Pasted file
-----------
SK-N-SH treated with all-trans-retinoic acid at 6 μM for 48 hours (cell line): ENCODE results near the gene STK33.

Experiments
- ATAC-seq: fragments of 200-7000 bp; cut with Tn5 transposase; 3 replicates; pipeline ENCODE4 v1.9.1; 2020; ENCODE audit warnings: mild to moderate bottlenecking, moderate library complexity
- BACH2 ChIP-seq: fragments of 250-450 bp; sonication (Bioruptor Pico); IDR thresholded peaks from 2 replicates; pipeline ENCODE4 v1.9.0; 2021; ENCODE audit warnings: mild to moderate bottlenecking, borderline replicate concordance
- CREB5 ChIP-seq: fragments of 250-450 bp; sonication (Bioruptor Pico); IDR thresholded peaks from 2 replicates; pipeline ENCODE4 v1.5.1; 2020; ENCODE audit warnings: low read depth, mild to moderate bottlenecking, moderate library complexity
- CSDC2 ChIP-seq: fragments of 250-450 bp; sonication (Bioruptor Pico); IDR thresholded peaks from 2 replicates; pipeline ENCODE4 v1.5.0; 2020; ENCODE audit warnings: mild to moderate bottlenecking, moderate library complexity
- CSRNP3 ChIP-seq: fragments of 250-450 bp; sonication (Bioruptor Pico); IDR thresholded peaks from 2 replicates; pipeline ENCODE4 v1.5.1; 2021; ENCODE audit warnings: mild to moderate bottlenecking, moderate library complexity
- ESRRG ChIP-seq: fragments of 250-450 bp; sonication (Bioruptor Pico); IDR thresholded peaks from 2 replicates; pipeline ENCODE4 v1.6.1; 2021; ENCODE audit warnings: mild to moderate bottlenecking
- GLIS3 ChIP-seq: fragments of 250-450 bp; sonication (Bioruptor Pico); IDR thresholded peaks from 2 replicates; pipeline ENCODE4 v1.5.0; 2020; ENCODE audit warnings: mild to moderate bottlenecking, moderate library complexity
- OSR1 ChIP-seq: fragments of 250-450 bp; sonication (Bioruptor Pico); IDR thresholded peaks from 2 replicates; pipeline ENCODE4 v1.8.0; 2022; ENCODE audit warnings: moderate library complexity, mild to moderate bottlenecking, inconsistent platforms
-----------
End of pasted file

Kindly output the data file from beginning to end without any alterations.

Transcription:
SK-N-SH treated with all-trans-retinoic acid at 6 μM for 48 hours (cell line): ENCODE results near the gene STK33.

Experiments
- ATAC-seq: fragments of 200-7000 bp; cut with Tn5 transposase; 3 replicates; pipeline ENCODE4 v1.9.1; 2020; ENCODE audit warnings: mild to moderate bottlenecking, moderate library complexity
- BACH2 ChIP-seq: fragments of 250-450 bp; sonication (Bioruptor Pico); IDR thresholded peaks from 2 replicates; pipeline ENCODE4 v1.9.0; 2021; ENCODE audit warnings: mild to moderate bottlenecking, borderline replicate concordance
- CREB5 ChIP-seq: fragments of 250-450 bp; sonication (Bioruptor Pico); IDR thresholded peaks from 2 replicates; pipeline ENCODE4 v1.5.1; 2020; ENCODE audit warnings: low read depth, mild to moderate bottlenecking, moderate library complexity
- CSDC2 ChIP-seq: fragments of 250-450 bp; sonication (Bioruptor Pico); IDR thresholded peaks from 2 replicates; pipeline ENCODE4 v1.5.0; 2020; ENCODE audit warnings: mild to moderate bottlenecking, moderate library complexity
- CSRNP3 ChIP-seq: fragments of 250-450 bp; sonication (Bioruptor Pico); IDR thresholded peaks from 2 replicates; pipeline ENCODE4 v1.5.1; 2021; ENCODE audit warnings: mild to moderate bottlenecking, moderate library complexity
- ESRRG ChIP-seq: fragments of 250-450 bp; sonication (Bioruptor Pico); IDR thresholded peaks from 2 replicates; pipeline ENCODE4 v1.6.1; 2021; ENCODE audit warnings: mild to moderate bottlenecking
- GLIS3 ChIP-seq: fragments of 250-450 bp; sonication (Bioruptor Pico); IDR thresholded peaks from 2 replicates; pipeline ENCODE4 v1.5.0; 2020; ENCODE audit warnings: mild to moderate bottlenecking, moderate library complexity
- OSR1 ChIP-seq: fragments of 250-450 bp; sonication (Bioruptor Pico); IDR thresholded peaks from 2 replicates; pipeline ENCODE4 v1.8.0; 2022; ENCODE audit warnings: moderate library complexity, mild to moderate bottlenecking, inconsistent platforms